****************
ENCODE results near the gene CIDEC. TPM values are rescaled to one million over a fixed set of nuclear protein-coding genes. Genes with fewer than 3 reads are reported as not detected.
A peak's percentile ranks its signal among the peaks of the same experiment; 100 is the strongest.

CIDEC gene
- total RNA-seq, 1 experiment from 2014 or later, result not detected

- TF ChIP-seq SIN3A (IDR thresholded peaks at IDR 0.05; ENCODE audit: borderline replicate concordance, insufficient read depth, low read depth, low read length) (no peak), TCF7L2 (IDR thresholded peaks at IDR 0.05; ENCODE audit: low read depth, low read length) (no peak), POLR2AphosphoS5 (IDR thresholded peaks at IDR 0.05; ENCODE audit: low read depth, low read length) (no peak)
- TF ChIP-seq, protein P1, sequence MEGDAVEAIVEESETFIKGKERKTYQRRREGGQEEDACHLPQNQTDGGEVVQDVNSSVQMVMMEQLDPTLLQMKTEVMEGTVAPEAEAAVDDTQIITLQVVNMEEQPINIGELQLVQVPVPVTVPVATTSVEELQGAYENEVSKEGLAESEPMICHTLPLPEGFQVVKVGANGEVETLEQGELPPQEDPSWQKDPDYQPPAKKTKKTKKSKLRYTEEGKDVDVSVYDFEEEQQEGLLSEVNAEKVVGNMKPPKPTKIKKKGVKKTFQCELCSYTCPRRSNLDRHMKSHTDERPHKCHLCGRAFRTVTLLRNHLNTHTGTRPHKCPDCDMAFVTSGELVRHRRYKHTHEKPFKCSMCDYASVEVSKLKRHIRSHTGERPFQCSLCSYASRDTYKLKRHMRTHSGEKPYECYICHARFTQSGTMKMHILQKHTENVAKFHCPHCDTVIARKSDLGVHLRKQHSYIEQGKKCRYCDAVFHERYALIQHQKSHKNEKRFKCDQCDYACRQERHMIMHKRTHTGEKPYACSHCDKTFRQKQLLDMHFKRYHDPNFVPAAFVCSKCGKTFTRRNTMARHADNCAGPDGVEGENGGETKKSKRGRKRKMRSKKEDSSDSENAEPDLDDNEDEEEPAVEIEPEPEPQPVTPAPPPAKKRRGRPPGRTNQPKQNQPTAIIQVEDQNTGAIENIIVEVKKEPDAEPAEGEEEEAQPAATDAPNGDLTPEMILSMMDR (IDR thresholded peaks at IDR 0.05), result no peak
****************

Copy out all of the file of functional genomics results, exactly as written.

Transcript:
ENCODE results near the gene CIDEC. TPM values are rescaled to one million over a fixed set of nuclear protein-coding genes. Genes with fewer than 3 reads are reported as not detected.
A peak's percentile ranks its signal among the peaks of the same experiment; 100 is the strongest.

CIDEC gene
- total RNA-seq, 1 experiment from 2014 or later, result not detected

- TF ChIP-seq SIN3A (IDR thresholded peaks at IDR 0.05; ENCODE audit: borderline replicate concordance, insufficient read depth, low read depth, low read length) (no peak), TCF7L2 (IDR thresholded peaks at IDR 0.05; ENCODE audit: low read depth, low read length) (no peak), POLR2AphosphoS5 (IDR thresholded peaks at IDR 0.05; ENCODE audit: low read depth, low read length) (no peak)
- TF ChIP-seq, protein P1, sequence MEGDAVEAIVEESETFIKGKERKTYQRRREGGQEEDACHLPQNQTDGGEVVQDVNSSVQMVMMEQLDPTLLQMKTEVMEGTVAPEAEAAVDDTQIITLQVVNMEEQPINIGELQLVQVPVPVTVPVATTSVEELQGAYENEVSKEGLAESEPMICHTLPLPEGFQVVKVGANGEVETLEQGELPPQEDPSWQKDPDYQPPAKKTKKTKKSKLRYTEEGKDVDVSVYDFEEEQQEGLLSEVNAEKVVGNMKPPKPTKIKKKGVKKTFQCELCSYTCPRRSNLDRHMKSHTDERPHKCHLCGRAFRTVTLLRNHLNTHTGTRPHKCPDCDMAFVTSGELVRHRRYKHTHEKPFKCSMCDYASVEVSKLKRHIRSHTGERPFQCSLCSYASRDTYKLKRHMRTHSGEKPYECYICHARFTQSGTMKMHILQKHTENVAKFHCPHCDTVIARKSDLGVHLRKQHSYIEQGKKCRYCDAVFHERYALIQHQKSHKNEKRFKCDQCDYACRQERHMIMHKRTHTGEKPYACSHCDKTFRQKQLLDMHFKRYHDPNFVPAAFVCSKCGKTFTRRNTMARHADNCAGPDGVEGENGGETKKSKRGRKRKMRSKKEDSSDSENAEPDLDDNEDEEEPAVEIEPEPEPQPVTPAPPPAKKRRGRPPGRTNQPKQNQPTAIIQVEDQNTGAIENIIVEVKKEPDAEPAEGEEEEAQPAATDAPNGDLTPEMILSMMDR (IDR thresholded peaks at IDR 0.05), result no peak